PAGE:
Pension funds will be forced to invest “further and further” down the risk spectrum against a backdrop of very low interest rates for the foreseeable future, warned a panellist at a webinar this week discussing the findings of the 2020 Natixis Global Retirement Index (GRI).
Esty Dwek, head of global market strategy for Natixis Investment Managers, said the US Federal Reserve had stated its interest rate [the current target rate is 0-0.25%] would be held until 2023, which could potentially be extended to 2028, according to research.
According to the GRI, 173 rate cuts were made around the world between January and June 2020.
And while in 2016, only the UK was working with a five-year average of negative interest rates, by 2020, 16 countries – all European, except for Japan – had an average of negative rates.
Dwek continued: “Pension funds need to meet their liabilities and that goes back to whether regulators are going to allow them to take on more risk.”
She said that one trend in response to this was an increase in equities, observing that regulators across a number of countries are allowing the portion of equities in pension funds to rise.
She added: “Beyond that, one of the big trends internationally is private assets, illiquids and alternative investments. We are starting to see diversification coming up because you cannot just be exposed to fixed income any more.”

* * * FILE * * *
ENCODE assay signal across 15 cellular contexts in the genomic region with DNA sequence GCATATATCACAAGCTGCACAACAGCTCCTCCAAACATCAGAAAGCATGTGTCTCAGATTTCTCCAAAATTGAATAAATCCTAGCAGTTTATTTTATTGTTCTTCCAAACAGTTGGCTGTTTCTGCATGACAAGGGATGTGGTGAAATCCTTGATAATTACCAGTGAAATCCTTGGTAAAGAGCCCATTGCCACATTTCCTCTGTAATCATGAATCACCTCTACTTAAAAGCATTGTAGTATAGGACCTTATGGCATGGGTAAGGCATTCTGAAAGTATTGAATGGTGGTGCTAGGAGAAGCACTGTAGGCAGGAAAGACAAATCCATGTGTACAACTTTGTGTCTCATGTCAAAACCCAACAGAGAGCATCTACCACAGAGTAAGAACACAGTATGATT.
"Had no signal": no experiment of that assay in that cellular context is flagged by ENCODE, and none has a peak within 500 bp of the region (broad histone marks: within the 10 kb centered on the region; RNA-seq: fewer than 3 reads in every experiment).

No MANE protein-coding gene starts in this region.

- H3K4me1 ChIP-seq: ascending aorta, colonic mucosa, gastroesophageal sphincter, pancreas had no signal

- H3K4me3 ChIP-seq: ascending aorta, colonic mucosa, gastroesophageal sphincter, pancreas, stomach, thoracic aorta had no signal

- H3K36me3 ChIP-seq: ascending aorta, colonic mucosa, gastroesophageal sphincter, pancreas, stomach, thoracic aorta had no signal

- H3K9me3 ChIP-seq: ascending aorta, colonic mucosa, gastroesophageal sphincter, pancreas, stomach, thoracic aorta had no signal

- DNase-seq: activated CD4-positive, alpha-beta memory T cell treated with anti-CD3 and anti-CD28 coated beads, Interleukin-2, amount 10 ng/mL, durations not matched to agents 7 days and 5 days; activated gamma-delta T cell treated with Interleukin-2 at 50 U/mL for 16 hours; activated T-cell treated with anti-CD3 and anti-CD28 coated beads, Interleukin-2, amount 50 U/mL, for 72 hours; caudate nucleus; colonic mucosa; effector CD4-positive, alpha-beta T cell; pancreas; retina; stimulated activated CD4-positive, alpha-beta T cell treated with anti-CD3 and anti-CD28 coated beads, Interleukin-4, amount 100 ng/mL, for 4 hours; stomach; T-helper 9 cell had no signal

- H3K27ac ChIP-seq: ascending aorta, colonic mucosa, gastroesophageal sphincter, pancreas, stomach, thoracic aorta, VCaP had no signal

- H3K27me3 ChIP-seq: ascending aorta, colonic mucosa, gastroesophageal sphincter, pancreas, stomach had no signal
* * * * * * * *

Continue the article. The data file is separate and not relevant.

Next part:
Edward Farrington, head of institutional and retirement at Natixis, highlighted the importance of environmental, social and governance (ESG) investing in attracting younger generations to pensions saving.
Farrington said: “We’ve seen in a crisis like this pandemic that ESG strategies typically prove relatively defensive, partly because they tend to have higher allocations to healthcare and to technology.”
But he added: “By 2025, 75% of the workforce will be millennials, so they’re growing in economic impact. Seven out of 10 say they will invest in their plan for the first time or increase their contribution rate if they have access to responsible, sustainable, ESG-type investments.”
The panellists also commented on income inequality, which they considered a global issue.
For example, according to Farrington, in 1970, 62% of aggregate income in the US was in middle income households, with 29% in upper income households. By 2018, middle income households received only 43% of aggregate income, with 48% going to upper income households.
Furthermore, at present, black households in the US have only 61% of the wealth of white households.
Dwek said: “It’s been like this for many years. Very often it’s lower paying jobs, which means lower [pension] contributions from the start. But with [this year’s] protests that went global, maybe we’re going to find a way to address this, starting with income but also with savings.”
Meanwhile, panellists also suggested reasons why north European countries had once again performed well in terms of retirement security, with five of them, plus Switzerland, in the top 10.
Dwek pointed out that all six are small countries, making changes easier to implement.
She said, “The US is such a diverse country with many different challenges across different states, and income inequality is also a factor. The two-party system that has been around for so long has become in a way antagonistic – a lot of views depend on which party you align with, rather than what might be best for everyone.”
In contrast, she said, some Nordic countries enjoy a lot of cohesion, with less individuality.
She concluded: “Healthcare is also probably one of the biggest factors that keeps these countries towards the top.”